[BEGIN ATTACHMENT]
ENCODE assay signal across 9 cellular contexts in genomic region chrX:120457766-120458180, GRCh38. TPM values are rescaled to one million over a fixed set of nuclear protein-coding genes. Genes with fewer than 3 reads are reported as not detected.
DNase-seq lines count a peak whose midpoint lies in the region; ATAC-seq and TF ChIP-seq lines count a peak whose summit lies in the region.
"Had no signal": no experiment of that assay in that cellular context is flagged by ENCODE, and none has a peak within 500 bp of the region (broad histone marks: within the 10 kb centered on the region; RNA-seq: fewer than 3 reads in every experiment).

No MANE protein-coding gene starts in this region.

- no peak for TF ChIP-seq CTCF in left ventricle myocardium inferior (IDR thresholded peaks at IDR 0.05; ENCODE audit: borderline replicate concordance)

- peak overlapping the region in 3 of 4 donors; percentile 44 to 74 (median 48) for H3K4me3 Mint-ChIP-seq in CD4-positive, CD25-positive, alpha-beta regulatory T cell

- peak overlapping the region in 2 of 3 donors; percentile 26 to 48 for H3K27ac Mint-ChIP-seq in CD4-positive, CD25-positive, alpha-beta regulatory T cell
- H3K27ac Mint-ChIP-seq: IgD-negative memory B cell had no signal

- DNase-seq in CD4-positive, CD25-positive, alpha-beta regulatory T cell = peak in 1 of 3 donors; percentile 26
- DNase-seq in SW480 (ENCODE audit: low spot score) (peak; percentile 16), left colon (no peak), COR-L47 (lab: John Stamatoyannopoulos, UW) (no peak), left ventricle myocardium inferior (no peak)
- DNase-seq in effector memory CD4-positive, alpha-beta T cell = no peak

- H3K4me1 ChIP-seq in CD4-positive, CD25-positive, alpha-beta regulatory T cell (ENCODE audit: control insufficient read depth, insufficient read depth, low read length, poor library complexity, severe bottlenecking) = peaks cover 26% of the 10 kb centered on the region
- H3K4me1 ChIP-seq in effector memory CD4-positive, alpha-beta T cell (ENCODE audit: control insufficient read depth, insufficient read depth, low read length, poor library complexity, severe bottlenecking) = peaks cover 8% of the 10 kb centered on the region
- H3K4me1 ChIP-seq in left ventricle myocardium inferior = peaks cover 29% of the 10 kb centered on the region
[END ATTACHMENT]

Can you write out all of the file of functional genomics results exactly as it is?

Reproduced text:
ENCODE assay signal across 9 cellular contexts in genomic region chrX:120457766-120458180, GRCh38. TPM values are rescaled to one million over a fixed set of nuclear protein-coding genes. Genes with fewer than 3 reads are reported as not detected.
DNase-seq lines count a peak whose midpoint lies in the region; ATAC-seq and TF ChIP-seq lines count a peak whose summit lies in the region.
"Had no signal": no experiment of that assay in that cellular context is flagged by ENCODE, and none has a peak within 500 bp of the region (broad histone marks: within the 10 kb centered on the region; RNA-seq: fewer than 3 reads in every experiment).

No MANE protein-coding gene starts in this region.

- no peak for TF ChIP-seq CTCF in left ventricle myocardium inferior (IDR thresholded peaks at IDR 0.05; ENCODE audit: borderline replicate concordance)

- peak overlapping the region in 3 of 4 donors; percentile 44 to 74 (median 48) for H3K4me3 Mint-ChIP-seq in CD4-positive, CD25-positive, alpha-beta regulatory T cell

- peak overlapping the region in 2 of 3 donors; percentile 26 to 48 for H3K27ac Mint-ChIP-seq in CD4-positive, CD25-positive, alpha-beta regulatory T cell
- H3K27ac Mint-ChIP-seq: IgD-negative memory B cell had no signal

- DNase-seq in CD4-positive, CD25-positive, alpha-beta regulatory T cell = peak in 1 of 3 donors; percentile 26
- DNase-seq in SW480 (ENCODE audit: low spot score) (peak; percentile 16), left colon (no peak), COR-L47 (lab: John Stamatoyannopoulos, UW) (no peak), left ventricle myocardium inferior (no peak)
- DNase-seq in effector memory CD4-positive, alpha-beta T cell = no peak

- H3K4me1 ChIP-seq in CD4-positive, CD25-positive, alpha-beta regulatory T cell (ENCODE audit: control insufficient read depth, insufficient read depth, low read length, poor library complexity, severe bottlenecking) = peaks cover 26% of the 10 kb centered on the region
- H3K4me1 ChIP-seq in effector memory CD4-positive, alpha-beta T cell (ENCODE audit: control insufficient read depth, insufficient read depth, low read length, poor library complexity, severe bottlenecking) = peaks cover 8% of the 10 kb centered on the region
- H3K4me1 ChIP-seq in left ventricle myocardium inferior = peaks cover 29% of the 10 kb centered on the region